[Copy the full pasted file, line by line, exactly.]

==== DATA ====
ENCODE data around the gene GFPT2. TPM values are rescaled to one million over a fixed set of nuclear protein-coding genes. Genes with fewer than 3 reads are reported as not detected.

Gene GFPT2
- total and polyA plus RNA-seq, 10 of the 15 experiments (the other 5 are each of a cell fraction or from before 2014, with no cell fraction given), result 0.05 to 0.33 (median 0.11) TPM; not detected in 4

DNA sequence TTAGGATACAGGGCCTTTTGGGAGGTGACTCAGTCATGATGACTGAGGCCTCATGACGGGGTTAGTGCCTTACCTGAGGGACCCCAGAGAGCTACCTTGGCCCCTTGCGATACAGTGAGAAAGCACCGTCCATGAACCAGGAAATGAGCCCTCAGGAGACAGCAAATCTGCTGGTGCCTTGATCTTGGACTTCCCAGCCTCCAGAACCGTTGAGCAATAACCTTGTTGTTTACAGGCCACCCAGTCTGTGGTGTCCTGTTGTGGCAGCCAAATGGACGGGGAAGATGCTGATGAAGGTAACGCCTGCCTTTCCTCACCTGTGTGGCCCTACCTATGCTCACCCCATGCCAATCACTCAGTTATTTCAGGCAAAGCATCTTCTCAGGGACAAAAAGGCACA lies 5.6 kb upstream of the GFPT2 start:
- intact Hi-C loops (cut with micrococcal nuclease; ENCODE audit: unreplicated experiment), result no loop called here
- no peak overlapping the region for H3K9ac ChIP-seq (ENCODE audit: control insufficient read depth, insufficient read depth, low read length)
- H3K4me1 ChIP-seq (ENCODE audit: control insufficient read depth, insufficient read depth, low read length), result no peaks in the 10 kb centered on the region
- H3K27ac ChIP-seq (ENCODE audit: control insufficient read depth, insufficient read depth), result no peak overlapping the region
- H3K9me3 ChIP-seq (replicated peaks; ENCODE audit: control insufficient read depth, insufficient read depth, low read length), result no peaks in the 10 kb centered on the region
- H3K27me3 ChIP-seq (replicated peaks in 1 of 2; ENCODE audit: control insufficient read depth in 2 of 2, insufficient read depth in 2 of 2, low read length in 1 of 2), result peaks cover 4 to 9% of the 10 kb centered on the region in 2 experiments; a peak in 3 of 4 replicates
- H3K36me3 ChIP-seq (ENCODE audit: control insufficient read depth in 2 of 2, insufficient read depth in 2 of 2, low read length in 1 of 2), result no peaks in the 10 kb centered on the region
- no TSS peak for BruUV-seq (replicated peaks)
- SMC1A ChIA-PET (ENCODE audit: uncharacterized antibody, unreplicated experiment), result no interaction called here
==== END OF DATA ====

ENCODE data around the gene GFPT2. TPM values are rescaled to one million over a fixed set of nuclear protein-coding genes. Genes with fewer than 3 reads are reported as not detected.

Gene GFPT2
- total and polyA plus RNA-seq, 10 of the 15 experiments (the other 5 are each of a cell fraction or from before 2014, with no cell fraction given), result 0.05 to 0.33 (median 0.11) TPM; not detected in 4

DNA sequence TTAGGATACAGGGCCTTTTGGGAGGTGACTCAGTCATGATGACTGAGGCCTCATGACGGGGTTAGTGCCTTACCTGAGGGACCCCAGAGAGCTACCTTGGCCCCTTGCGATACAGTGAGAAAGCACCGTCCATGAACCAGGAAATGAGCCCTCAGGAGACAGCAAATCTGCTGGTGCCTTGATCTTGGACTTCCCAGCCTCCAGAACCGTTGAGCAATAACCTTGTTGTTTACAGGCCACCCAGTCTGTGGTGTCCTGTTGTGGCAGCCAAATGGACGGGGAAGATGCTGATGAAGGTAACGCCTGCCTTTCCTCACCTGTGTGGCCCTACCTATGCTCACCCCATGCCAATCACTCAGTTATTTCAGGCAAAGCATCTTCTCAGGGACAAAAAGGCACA lies 5.6 kb upstream of the GFPT2 start:
- intact Hi-C loops (cut with micrococcal nuclease; ENCODE audit: unreplicated experiment), result no loop called here
- no peak overlapping the region for H3K9ac ChIP-seq (ENCODE audit: control insufficient read depth, insufficient read depth, low read length)
- H3K4me1 ChIP-seq (ENCODE audit: control insufficient read depth, insufficient read depth, low read length), result no peaks in the 10 kb centered on the region
- H3K27ac ChIP-seq (ENCODE audit: control insufficient read depth, insufficient read depth), result no peak overlapping the region
- H3K9me3 ChIP-seq (replicated peaks; ENCODE audit: control insufficient read depth, insufficient read depth, low read length), result no peaks in the 10 kb centered on the region
- H3K27me3 ChIP-seq (replicated peaks in 1 of 2; ENCODE audit: control insufficient read depth in 2 of 2, insufficient read depth in 2 of 2, low read length in 1 of 2), result peaks cover 4 to 9% of the 10 kb centered on the region in 2 experiments; a peak in 3 of 4 replicates
- H3K36me3 ChIP-seq (ENCODE audit: control insufficient read depth in 2 of 2, insufficient read depth in 2 of 2, low read length in 1 of 2), result no peaks in the 10 kb centered on the region
- no TSS peak for BruUV-seq (replicated peaks)
- SMC1A ChIA-PET (ENCODE audit: uncharacterized antibody, unreplicated experiment), result no interaction called here